Solitude did increase my perception. But here’s the tricky thing—when I applied my increased perception to myself, I lost my identity. With no audience, no one to perform for, I was just there. There was no need to define myself; I became irrelevant. The moon was the minute hand, the seasons the hour hand. I didn’t even have a name. I never felt lonely. To put it romantically: I was completely free.
"In the beginner’s mind there are many possibilities, in the expert’s mind there are few." - Shrunryu Suzuki
Last night christianarca spoke briefly to our class about the feeling of “imposter’s syndrome.”
The positive side of imposter’s syndrome is beginner’s mind. There are solutions in the question, “Why do we do it this way?”
When we know all the answers, then we can do some real damage.
And on the other hand, sometimes there’s a point to the old way of doing things.
gianagonzalez was talking about fast fashion on Saturday — and holding the value that people making clothing should be able to make a living.
"Experts" out there today have created a conventional wisdom that it’s okay for someone to work full time and not make a living.
When the old ways would have said, an honest day’s work earns an honest day’s pay.
We’re listening to, and actually living in some agreement with, these so-called experts, when we vote with our dollars. And actually, when we vote. (Or fail to vote.)
It would seem to me that they’ve overcome imposter’s syndrome. Quite neatly, and detrimentally.
Maybe “imposter’s syndrome” is adaptive. Maybe it can be a feature, not a bug.
We all have that little voice in our heads that tells us we don’t know what we’re talking about.
Killing that voice kills the possibility of learning.
Maybe the real expertise we should seek is to come into conversation with our inner voices. The finger pointer who’s naming us an imposter. And the learner.
I did a round of feedback sessions at garychou's Orbital NYC bootcamp today. I love participating in these feedback sessions. I don’t know a thing about the projects the people are working on and in the span of 45 minutes to an hour I try to help them as best I can.
I think this type of feedback works extremely well.
I don’t have any context or background on their project. I haven’t put in the same amount of time that they have put in to work. This makes it easy for me to not be attached to their plans. Instead I’m invested and focused on their problems, vision, and goals.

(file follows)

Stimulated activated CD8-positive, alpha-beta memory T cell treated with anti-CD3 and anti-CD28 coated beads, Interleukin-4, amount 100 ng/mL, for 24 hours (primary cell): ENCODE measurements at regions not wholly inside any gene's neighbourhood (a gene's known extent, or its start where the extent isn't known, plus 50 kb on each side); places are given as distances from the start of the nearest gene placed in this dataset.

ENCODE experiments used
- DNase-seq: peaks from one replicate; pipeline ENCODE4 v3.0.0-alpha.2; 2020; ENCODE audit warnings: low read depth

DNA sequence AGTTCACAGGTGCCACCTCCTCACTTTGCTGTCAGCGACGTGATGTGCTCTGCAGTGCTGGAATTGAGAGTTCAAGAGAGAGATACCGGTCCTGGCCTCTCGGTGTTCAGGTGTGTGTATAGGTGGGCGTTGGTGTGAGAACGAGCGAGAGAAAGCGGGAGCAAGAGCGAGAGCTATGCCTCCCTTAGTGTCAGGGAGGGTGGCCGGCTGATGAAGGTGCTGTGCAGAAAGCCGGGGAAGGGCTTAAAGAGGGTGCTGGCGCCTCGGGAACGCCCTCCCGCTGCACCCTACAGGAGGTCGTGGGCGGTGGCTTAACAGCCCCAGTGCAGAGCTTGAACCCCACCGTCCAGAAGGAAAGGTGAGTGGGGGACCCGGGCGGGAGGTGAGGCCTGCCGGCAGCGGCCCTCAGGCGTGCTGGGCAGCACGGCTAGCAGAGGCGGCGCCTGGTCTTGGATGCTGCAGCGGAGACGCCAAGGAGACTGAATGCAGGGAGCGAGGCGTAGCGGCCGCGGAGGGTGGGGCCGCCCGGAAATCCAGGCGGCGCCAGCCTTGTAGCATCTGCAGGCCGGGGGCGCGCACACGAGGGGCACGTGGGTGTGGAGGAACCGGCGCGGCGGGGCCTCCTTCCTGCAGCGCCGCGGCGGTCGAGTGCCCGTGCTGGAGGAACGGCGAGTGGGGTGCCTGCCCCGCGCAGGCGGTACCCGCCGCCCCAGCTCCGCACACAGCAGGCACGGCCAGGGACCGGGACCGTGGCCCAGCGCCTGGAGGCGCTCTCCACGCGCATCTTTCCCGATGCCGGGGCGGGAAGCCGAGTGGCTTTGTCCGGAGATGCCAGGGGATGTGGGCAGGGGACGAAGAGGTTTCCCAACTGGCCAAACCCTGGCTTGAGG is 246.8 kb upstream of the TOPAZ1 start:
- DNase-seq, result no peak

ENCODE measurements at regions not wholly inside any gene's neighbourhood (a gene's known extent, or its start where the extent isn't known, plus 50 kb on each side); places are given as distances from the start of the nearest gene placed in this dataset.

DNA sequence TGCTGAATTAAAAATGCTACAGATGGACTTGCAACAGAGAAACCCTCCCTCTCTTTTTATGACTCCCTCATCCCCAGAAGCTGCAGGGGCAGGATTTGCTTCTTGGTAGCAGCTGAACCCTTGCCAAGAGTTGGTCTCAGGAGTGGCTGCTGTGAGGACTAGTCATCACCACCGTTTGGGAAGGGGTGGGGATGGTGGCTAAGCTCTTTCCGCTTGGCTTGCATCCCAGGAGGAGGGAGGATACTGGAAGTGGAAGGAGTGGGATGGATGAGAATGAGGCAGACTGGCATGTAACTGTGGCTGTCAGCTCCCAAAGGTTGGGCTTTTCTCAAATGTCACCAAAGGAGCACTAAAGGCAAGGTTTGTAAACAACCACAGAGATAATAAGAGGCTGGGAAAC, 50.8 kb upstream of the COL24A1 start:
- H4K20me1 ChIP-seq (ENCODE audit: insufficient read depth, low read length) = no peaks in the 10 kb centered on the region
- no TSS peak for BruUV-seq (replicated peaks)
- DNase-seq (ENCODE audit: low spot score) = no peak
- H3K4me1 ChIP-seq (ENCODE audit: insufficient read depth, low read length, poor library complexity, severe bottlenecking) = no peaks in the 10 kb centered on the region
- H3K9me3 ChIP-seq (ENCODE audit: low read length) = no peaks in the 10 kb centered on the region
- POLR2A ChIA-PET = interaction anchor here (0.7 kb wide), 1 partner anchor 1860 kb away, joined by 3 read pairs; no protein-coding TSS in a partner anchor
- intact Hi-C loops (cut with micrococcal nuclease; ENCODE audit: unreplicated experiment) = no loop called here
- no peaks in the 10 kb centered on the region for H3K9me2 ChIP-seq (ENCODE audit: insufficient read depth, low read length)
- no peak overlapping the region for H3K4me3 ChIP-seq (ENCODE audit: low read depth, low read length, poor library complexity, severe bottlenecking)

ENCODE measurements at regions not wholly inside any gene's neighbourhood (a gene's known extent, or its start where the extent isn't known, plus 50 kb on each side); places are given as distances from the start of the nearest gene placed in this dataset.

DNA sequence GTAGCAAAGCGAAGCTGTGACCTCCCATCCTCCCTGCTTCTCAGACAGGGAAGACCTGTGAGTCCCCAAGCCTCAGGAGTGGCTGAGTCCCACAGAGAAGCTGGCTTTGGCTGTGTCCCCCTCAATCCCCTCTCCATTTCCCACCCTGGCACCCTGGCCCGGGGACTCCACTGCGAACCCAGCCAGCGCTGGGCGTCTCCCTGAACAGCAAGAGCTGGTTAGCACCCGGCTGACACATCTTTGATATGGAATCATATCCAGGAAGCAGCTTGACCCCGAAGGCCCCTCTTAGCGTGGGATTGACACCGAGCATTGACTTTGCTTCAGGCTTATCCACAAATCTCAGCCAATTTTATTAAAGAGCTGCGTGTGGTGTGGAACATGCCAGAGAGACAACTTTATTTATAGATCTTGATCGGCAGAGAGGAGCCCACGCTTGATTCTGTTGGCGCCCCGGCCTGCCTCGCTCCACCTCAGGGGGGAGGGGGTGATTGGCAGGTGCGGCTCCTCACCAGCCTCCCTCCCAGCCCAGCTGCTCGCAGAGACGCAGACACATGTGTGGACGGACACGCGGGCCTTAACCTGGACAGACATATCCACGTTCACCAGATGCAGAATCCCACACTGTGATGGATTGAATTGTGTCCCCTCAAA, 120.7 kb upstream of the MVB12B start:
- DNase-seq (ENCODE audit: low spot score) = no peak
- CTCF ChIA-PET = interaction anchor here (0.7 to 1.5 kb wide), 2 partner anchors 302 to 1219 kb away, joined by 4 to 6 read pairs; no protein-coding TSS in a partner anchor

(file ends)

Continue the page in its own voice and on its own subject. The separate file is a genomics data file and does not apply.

I wish I could get this type of feedback more often and realize it’s hard to access that or make it available. garychou has done an amazing job of making this a staple of the Orbital Bootcamp - curating a list of advisors and making sure they come in at the right time.
Maybe some day he’ll make it available for people at organizations. I know I would want it.
Thanks, christianarca for making the time to come by!
I’ve been thinking about how innovation is often not so much about building new technology as about how existing technology is used and experienced — it’s possible to do revolutionary things simply by combining existing tools, structure, and ways of thinking in creative, novel ways.
About fifteen years into my career, after I inherited a new editor, I walked into his office and handed him a document. “This is my owner’s manual,” I said. “I call it “‘The Care and Feeding of a Banaszynski.’” It was my guide on how to best manage me, based on a bit of reporting on, well, me. It was made up of two simple lists: Do and Don’t. If the editor followed the Do list, I would be loyal, productive, and his best advocate in the newsroom. (Example: Tell me once a week you’re glad I work here and make me believe it.) But follow the Don’t list, and … I wouldn’t do my best work. (Top of that list: Don’t gasp at the length of my story until after you’ve read it.) Then I asked him to write his own manual for me.
Why is it that people are willing to spend $20 on a bowl of pasta with sauce that they might actually be able to replicate pretty faithfully at home, yet they balk at the notion of a white-table cloth Thai restaurant, or a tacos that cost more than $3 each? Even in a city as “cosmopolitan” as New York, restaurant openings like Tamarind Tribeca (Indian) and Lotus of Siam (Thai) always seem to elicit this knee-jerk reaction from some diners who have decided that certain countries produce food that belongs in the “cheap eats” category—and it’s not allowed out. (Side note: How often do magazine lists of “cheap eats” double as rundowns of outer-borough ethnic foods?)
Yelp, Chowhound, and other restaurant sites are littered with comments like, “$5 for dumplings?? I’ll go to Flushing, thanks!” or “When I was backpacking in India this dish cost like five cents, only an idiot would pay that much!” Yet you never see complaints about the prices at Western restaurants framed in these terms, because it’s ingrained in people’s heads that these foods are somehow “worth” more. If we’re talking foie gras or chateaubriand, fair enough. But be real: You know damn well that rigatoni sorrentino is no more expensive to produce than a plate of duck laab, so to decry a pricey version as a ripoff is disingenuous. This question of perceived value is becoming increasingly troublesome as more non-native (read: white) chefs take on “ethnic” cuisines, and suddenly it’s okay to charge $14 for shu mai because hey, the chef is ELEVATING the cuisine.